Aspen Decomposition by Fungi

The intent of this study was not to demonstrate mass loss potential, but to capture early decay stages to match soluble sugar patterns with alkali solubility and, by design, accessibility for cellulases (data not shown). Aspen as 19 mm3 cubes were exposed to one of the 39 tested fungi for 2 or 4 weeks following the soil block test (American Society for Testing and Materials [ASTM], 1994), using one block per jar and five replicates per treatment as suggested by power analysis. Controls were placed in sterile soil jars for 2 or 4 weeks. Equal parts by volume of peat moss, potting soil, and vermiculite were wetted with distilled water and thoroughly mixed, adding 250 g of this mixture, lightly packed in 473 mL glass jars. Birch feeder strips (40 mm × 10 mm × 2 mm) were water-soaked under vacuum for 10 min and placed in parallel on top of the soil in each jar before autoclave-sterilization (twice at 121°C, 16 psi; 1 h, each run). Two fungal plugs were sterilely placed on the ends of each feeder strip and allowed to grow for two weeks before substrate addition. Treatments were doubled for 2 and 4 week destructive harvesting. Initial and final oven-dried mass was recorded after drying at 100°C for 48 h.

Rot Type Indicators

Lignin loss relative to density loss (L/D, using %s) has been shown, as in Worrall et al. (1997) and Schilling et al. (2015), to be a useful index of carbohydrate selectivity (lower L/D; brown and soft rot) vs. lignin selectivity (higher L/D; white rot) among wood-degrading fungi. Worrall et al. (1997) used a soil-block design with 20 mm × 10 mm × 5 mm blocks, and Schilling et al. (2015) used wafers exposed inside petri plates over agar, with L/D calculated by the same methods. These L/D distinctions are only reliable when limited to wood within wood/bole decay classes II and IIII using Sollins (1982) and following Harmon et al. (2008) – a rot type cannot be assigned in class I when there is little discernable rot. In our case, this reduced the number of isolates from each study used in a composite of 78 isolates from this study combined with Worrall et al. (1997) and Schilling et al. (2015). A common threshold is 0.8 to distinguish brown and soft rot (<0.8) from white rot (>0.8).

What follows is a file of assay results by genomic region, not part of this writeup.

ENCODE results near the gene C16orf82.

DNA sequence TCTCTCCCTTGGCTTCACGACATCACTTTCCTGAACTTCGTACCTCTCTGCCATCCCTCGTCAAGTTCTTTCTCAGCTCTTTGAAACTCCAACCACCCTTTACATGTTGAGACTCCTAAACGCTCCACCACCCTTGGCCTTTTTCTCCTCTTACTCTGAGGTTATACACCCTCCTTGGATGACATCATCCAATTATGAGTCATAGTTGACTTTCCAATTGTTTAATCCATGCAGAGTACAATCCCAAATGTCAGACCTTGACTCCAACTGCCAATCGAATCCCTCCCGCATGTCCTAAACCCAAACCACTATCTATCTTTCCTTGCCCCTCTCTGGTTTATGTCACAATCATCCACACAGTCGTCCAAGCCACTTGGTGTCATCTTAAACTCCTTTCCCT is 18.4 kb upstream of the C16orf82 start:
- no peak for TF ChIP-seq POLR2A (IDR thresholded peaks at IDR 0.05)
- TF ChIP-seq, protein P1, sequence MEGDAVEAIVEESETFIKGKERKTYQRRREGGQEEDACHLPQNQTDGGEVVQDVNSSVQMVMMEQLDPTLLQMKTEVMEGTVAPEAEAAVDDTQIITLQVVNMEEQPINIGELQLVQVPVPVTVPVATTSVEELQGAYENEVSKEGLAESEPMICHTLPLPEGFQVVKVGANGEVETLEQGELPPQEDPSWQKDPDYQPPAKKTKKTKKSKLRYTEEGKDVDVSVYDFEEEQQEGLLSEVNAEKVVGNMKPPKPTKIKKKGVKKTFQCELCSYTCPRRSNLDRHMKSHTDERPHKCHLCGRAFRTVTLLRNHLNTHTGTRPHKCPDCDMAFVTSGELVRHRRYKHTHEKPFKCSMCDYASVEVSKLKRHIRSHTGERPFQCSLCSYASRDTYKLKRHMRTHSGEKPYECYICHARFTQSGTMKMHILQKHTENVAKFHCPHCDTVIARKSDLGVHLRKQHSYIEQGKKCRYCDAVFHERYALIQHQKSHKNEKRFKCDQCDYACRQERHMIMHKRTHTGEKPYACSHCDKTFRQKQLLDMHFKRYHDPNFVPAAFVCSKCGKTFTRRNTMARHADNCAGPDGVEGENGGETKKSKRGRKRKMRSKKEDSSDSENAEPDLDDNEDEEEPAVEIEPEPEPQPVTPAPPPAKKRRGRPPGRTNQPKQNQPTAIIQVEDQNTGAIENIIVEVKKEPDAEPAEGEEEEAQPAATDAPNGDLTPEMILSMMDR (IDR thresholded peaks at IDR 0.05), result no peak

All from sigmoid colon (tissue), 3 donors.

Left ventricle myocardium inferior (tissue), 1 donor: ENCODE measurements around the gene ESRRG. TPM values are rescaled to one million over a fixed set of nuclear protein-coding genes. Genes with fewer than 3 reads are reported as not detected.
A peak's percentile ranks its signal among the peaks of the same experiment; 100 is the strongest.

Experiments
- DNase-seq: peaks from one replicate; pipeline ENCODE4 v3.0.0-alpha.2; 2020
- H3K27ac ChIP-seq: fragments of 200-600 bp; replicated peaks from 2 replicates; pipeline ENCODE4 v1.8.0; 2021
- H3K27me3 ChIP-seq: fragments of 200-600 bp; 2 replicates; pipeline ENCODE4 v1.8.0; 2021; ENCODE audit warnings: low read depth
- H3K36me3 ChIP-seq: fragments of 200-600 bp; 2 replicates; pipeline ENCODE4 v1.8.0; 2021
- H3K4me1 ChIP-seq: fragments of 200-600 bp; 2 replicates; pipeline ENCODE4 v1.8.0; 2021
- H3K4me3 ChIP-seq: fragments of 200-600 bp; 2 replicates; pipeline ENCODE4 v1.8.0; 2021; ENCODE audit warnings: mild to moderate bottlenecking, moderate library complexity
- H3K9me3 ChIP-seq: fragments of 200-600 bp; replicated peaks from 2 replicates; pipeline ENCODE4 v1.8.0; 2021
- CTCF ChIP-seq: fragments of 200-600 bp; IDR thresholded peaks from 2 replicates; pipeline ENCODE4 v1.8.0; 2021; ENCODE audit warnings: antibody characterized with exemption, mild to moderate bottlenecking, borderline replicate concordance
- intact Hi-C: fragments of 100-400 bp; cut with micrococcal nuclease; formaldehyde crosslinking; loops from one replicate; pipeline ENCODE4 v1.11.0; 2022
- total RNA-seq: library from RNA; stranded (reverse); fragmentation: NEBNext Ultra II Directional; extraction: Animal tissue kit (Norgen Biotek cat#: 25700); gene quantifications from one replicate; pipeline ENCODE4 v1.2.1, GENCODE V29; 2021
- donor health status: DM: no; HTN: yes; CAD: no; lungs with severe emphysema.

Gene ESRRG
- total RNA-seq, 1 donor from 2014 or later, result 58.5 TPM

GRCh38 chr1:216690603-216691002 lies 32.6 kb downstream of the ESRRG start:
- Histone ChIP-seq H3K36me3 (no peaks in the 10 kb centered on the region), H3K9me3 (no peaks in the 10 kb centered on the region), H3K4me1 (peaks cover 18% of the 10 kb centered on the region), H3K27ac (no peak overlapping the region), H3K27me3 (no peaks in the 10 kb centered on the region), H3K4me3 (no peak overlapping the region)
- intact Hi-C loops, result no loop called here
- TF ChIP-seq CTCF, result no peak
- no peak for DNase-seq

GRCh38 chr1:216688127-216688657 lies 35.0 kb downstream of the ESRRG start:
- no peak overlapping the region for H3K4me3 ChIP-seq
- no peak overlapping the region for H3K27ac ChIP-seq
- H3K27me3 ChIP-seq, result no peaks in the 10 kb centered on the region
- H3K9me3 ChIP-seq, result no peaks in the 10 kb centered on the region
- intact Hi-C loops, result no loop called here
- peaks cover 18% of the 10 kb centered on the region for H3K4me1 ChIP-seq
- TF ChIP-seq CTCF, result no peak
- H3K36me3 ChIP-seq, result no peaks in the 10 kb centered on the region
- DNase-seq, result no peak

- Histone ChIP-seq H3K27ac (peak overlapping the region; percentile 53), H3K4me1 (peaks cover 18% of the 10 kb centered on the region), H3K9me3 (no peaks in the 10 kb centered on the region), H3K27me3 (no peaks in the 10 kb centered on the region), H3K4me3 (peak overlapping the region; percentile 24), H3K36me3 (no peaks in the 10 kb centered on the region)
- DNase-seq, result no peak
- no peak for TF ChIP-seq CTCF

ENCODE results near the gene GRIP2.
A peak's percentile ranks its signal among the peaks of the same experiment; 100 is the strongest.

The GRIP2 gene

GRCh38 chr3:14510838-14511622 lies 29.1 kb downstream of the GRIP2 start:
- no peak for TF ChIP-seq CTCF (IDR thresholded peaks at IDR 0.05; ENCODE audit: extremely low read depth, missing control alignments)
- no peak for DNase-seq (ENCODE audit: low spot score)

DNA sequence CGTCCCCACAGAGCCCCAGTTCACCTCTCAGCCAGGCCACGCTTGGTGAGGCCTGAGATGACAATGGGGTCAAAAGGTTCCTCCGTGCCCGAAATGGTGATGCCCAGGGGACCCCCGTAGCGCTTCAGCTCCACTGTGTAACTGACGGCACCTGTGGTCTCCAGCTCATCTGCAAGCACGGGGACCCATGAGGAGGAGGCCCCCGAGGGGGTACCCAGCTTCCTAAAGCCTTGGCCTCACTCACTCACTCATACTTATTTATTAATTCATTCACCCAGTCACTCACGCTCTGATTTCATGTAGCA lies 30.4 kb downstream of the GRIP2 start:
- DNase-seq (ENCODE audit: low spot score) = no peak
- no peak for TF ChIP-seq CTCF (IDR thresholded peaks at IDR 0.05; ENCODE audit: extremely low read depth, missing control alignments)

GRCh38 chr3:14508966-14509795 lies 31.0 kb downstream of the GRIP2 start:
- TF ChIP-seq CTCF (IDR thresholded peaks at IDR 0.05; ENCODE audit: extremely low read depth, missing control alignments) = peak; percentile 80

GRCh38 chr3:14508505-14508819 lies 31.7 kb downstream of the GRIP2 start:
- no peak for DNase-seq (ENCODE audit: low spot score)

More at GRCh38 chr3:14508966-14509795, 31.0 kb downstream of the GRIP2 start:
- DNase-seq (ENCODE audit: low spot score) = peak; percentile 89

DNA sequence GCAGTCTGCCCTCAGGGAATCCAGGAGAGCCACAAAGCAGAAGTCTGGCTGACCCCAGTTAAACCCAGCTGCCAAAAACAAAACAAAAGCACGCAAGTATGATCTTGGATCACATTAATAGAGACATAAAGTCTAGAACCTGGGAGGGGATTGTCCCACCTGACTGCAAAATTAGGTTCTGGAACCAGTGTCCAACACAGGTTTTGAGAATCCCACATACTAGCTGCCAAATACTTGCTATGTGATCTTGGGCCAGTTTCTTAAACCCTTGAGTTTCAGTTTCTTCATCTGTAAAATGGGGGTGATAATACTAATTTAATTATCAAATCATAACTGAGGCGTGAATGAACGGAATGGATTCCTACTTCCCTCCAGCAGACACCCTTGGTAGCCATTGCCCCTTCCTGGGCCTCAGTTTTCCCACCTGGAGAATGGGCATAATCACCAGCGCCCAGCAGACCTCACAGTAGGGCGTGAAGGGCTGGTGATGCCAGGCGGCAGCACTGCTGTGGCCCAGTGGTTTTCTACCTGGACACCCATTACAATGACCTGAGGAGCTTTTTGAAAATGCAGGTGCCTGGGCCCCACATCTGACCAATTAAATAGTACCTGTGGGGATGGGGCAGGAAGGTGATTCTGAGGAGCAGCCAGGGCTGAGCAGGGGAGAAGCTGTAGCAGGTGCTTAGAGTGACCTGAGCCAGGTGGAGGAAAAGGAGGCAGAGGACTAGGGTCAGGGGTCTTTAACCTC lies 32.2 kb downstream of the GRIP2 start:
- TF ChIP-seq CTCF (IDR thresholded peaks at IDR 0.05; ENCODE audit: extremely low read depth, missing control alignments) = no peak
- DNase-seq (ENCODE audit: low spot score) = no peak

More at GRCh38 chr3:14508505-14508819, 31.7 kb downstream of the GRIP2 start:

Wood dilute alkali solubility (DAS) increases more during brown rot than during white or soft rot due to a combination of both lignin modifications and carbohydrate depolymerization (discussed in Schilling et al., 2015). We measured DAS for wood powder in 0.2 M sodium hydroxide as described by Shortle et al. (2010). The alkali solubility of degraded woody biomass offers a quick method of determining likely decay type and was used as a metric of decay type for samples degraded by unknown species based on our previous work (Schilling et al., 2015). This analysis, similar to L/D, is best done in decay class II/III if used in isolation to identify rot type, and the threshold of mass losses for significant DAS distinctions between rot types is often higher than the class I/II transition (Schilling et al., 2015). Instead of using DAS in isolation for rot type distinctions, we used this analysis across the entire range of mass losses to root best fits and demonstrate overall patterns of solubility.

Based on preliminary data from monosaccharide contents in decayed wood, the soluble sugar fractions for glucan and xylan were also measured with the hypothesis that higher soluble monosaccharides would be present during brown rot than during white rot. This hypothesis is at odds with Jurgensen et al. (1989) from field sampling performed at six conifer forest locations, but is in line with laboratory results noted by Cowling (1961). Cowling found in lab trials that brown-rotted sweetgum wood tended to have a greater concentration of “available reducing substances” than white-rotted wood in its hot water extractives, which would include water-soluble saccharides.